CAD/CAM Improves Lead Times for Valve Body Patterns
Modern CAD/CAM patternmaking technology has been applied to the manufacture of Flowserve Valtek valve bodies, used in the construction of oil platforms. The casting producer, Norton Cast Products, made use of the facilities available at Castings Technology International, and with all parties working together manufacturing costs were reduced by 20% and the production time was shortened by over 2 weeks.
Oil platforms are some of the largest man-made constructions in the world and cast valve components form an integral and critical part of these units. The high levels of safety, coupled with the demand for uninterrupted performance, have led to the development of some of the most rigorous specifications in the industrial world. Meeting such demands places arduous conditions upon suppliers, especially small and medium sized producers. In the castings supply chain, continued efforts have been made to evaluate and improve performance in this sector.
When SME producer, Norton Cast Products, needed to supply a small number of 24″ 600lb and 900lb Flowserve Valtek-designed valve bodies, it was an ideal scenario for the application of modern CAD/CAM patternmaking technology and the use of computer simulation to optimise the casting process. Just two of each of these valves needed to be manufactured in a short lead time from UNS J92205 duplex stainless steel for use in a major North Sea project. Norton used the facilities and expertise available at Castings Technologyto ensure that the patterns were made to specification in the shortest possible time and at minimum cost.
In the manufacture of a cast component, the initial requirement to produce a pattern from which the mould and/or core(s) can be made, is often one of the most costly and time consuming elements of the whole process.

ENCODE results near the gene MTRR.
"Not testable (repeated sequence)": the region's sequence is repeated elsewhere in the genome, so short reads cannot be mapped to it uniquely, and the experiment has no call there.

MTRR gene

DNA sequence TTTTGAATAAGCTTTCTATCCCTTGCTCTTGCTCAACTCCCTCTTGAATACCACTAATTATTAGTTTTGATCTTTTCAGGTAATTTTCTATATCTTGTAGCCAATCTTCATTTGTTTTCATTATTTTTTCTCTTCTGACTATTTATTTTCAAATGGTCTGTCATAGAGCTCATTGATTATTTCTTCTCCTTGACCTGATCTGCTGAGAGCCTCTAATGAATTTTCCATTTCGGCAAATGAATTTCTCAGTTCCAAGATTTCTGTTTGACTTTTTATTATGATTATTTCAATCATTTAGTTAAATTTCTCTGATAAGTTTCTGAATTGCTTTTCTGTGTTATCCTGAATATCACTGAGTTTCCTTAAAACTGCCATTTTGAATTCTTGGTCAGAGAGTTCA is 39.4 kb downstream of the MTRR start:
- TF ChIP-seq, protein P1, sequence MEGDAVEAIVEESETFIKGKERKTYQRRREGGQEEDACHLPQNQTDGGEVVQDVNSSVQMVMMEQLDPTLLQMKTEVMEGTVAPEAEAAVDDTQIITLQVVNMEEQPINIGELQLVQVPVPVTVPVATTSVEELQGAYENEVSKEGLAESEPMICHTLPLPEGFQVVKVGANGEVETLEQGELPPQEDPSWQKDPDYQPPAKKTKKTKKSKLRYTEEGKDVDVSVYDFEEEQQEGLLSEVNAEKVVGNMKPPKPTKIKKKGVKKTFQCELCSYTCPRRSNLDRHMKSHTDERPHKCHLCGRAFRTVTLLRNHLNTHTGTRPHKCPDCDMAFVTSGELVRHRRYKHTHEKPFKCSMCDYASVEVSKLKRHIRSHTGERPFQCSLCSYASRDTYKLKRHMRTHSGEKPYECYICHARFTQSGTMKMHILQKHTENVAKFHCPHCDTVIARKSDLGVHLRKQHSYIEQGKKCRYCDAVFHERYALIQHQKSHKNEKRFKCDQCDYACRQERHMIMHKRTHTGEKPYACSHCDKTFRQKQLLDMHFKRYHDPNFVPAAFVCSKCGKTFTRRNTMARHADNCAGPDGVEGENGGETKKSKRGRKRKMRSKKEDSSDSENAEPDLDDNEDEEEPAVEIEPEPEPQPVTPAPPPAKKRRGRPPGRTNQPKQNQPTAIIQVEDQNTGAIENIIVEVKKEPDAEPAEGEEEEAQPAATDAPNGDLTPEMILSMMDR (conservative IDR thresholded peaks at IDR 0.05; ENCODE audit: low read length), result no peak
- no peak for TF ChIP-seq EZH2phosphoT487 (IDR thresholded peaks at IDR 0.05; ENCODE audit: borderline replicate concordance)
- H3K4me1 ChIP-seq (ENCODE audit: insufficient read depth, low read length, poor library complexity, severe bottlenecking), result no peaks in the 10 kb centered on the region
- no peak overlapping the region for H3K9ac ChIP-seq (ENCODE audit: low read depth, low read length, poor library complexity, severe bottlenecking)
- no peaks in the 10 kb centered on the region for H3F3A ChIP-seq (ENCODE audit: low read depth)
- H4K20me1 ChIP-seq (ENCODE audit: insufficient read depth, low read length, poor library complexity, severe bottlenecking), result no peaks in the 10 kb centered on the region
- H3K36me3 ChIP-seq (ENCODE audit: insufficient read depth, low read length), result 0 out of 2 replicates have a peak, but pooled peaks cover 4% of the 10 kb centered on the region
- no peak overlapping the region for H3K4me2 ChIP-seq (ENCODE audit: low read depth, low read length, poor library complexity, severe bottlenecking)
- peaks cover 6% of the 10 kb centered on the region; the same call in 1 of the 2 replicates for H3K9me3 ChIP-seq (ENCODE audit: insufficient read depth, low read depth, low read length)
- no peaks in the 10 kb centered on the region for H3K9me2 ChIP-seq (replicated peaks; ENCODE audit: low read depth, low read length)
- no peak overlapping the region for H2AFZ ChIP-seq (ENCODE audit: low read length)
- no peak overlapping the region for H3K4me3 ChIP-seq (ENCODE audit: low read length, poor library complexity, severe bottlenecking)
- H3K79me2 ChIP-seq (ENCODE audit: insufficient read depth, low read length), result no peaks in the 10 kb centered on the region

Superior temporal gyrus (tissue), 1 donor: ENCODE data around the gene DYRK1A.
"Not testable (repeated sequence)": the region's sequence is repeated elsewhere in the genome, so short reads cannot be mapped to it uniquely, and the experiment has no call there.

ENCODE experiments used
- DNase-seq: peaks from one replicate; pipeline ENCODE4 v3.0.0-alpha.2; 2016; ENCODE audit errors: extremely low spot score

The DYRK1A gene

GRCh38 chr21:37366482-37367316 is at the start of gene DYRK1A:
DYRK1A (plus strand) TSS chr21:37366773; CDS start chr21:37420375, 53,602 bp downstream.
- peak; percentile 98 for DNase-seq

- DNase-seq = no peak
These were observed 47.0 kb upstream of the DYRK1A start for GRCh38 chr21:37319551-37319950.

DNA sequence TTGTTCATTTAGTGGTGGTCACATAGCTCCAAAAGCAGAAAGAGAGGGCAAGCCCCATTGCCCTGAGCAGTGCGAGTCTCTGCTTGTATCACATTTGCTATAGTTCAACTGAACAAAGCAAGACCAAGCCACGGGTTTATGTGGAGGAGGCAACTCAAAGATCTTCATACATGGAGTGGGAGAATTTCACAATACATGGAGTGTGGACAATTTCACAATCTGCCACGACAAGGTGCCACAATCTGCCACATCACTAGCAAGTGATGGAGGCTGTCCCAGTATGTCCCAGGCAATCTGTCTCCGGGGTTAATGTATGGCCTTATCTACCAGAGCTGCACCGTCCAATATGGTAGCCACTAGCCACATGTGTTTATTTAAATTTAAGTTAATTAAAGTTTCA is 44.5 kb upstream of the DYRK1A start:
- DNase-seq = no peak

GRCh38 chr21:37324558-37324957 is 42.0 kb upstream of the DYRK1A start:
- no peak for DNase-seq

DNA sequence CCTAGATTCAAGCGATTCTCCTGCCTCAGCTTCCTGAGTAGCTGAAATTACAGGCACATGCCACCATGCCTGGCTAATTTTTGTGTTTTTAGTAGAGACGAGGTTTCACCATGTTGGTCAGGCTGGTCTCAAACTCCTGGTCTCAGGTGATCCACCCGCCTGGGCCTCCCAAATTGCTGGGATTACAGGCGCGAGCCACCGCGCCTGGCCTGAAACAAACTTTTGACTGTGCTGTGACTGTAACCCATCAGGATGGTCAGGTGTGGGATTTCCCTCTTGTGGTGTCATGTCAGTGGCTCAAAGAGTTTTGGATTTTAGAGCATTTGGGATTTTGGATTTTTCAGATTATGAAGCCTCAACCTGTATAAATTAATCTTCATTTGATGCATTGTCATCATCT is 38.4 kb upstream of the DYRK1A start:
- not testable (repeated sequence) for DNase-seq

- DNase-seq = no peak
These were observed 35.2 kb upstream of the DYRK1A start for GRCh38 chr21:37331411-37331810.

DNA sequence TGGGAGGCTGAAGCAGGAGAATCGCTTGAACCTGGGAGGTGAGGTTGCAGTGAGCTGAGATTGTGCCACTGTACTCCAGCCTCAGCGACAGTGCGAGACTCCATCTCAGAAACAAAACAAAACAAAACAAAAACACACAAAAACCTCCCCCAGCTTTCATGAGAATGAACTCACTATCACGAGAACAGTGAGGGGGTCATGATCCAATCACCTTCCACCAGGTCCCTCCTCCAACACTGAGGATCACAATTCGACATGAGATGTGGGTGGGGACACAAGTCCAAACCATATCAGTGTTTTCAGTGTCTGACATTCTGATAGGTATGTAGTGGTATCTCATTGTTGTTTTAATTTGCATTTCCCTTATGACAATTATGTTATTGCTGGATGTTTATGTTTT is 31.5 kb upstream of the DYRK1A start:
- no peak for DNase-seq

A traditional patternmaker works from drawings which provide limited information on the outline and a number of cross sections through the component. Any undefined areas are left to the patternmaker to ‘blend in’, leading to inconsistencies between products and between the internal and external profiles.
The application of the CAD/CAM patternmaking approach ensures that all surfaces are defined and precise dimensions are established at the modelling stage, prior to any pattern manufacture being undertaken.
Castings Technologyapplied CAD/CAM techniques to the manufacture of the patterns and coreboxes for the 600 and 900lb Flowserve Valtek-designed valve bodies. For each valve body the manufacturing process involved the production of two half core boxes and a split loose pattern. Butt weld end patterns were made with add-on sections to allow flanged valve bodies to also be produced. The steps in the process are summarised below:
- A fully defined surface model of a ‘half’ core was produced using Delcam’s DUCT software.
- Core print extensions were applied to the model and the size of the core box was defined.
- The information was transferred into Delcam’s Powermill software, and the machining parameters and Cutter Location (CL) data generated. The CL data was processed for the Fidia CNC controller.
- The core box half was machined.
- The mirroring function on the machine tool allowed the remaining half core to be machined from the same data.
- The wall thickness of the valve body was applied to the existing surface model of the core. This provided the basis for the pattern model to which the additional features, such as flanges and webs, could be added.
- The pattern information was transferred into the Powermill software and the pattern machined using the same process as the core.
Throughout manufacture, the times were detailed for each of the three stages of production, namely CAM, pattern labour and machine time. The absolute production time was 195 hrs. When the working day was taken to be an 8 hour operation this translates into a production time of 241/2 days.
The production of a 3-D surface model is a significant part of the overall process and typically it takes up to 75% of the CAM time. The availability of a fully defined surface model could have reduced the time and cost of pattern manufacture by up to 25%. Even so, the patterns were manufactured for 20% less cost than by traditional methods and in a time frame which was reduced by 2-3 weeks.
The benefit of having a 3-D surface model is its potential to generate an STL file for use in a computerised casting simulation software package. This allows the method, gating, filling and solidification of castings to be evaluated prior to manufacture in order to prevent casting defects. A simulation was carried out for both the 3 tonne and the 6.5 tonne valve body. The predicted results confirmed that they would meet the required quality standards.
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